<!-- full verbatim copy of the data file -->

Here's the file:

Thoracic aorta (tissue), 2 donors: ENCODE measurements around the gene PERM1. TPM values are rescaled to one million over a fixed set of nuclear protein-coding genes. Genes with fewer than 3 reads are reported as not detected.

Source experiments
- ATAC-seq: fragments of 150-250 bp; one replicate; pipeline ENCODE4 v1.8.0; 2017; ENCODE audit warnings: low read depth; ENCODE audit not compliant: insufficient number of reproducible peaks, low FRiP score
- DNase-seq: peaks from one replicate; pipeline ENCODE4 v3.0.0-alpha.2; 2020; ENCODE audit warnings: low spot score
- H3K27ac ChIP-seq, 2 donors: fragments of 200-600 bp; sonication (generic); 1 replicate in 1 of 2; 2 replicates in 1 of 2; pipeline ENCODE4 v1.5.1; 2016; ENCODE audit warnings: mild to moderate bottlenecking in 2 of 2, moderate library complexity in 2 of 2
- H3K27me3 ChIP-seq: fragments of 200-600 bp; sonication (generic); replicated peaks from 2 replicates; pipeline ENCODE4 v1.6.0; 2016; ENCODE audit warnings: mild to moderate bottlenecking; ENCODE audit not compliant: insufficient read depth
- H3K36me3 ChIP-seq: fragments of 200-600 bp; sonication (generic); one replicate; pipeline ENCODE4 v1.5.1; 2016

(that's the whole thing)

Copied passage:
Thoracic aorta (tissue), 2 donors: ENCODE measurements around the gene PERM1. TPM values are rescaled to one million over a fixed set of nuclear protein-coding genes. Genes with fewer than 3 reads are reported as not detected.

Source experiments
- ATAC-seq: fragments of 150-250 bp; one replicate; pipeline ENCODE4 v1.8.0; 2017; ENCODE audit warnings: low read depth; ENCODE audit not compliant: insufficient number of reproducible peaks, low FRiP score
- DNase-seq: peaks from one replicate; pipeline ENCODE4 v3.0.0-alpha.2; 2020; ENCODE audit warnings: low spot score
- H3K27ac ChIP-seq, 2 donors: fragments of 200-600 bp; sonication (generic); 1 replicate in 1 of 2; 2 replicates in 1 of 2; pipeline ENCODE4 v1.5.1; 2016; ENCODE audit warnings: mild to moderate bottlenecking in 2 of 2, moderate library complexity in 2 of 2
- H3K27me3 ChIP-seq: fragments of 200-600 bp; sonication (generic); replicated peaks from 2 replicates; pipeline ENCODE4 v1.6.0; 2016; ENCODE audit warnings: mild to moderate bottlenecking; ENCODE audit not compliant: insufficient read depth
- H3K36me3 ChIP-seq: fragments of 200-600 bp; sonication (generic); one replicate; pipeline ENCODE4 v1.5.1; 2016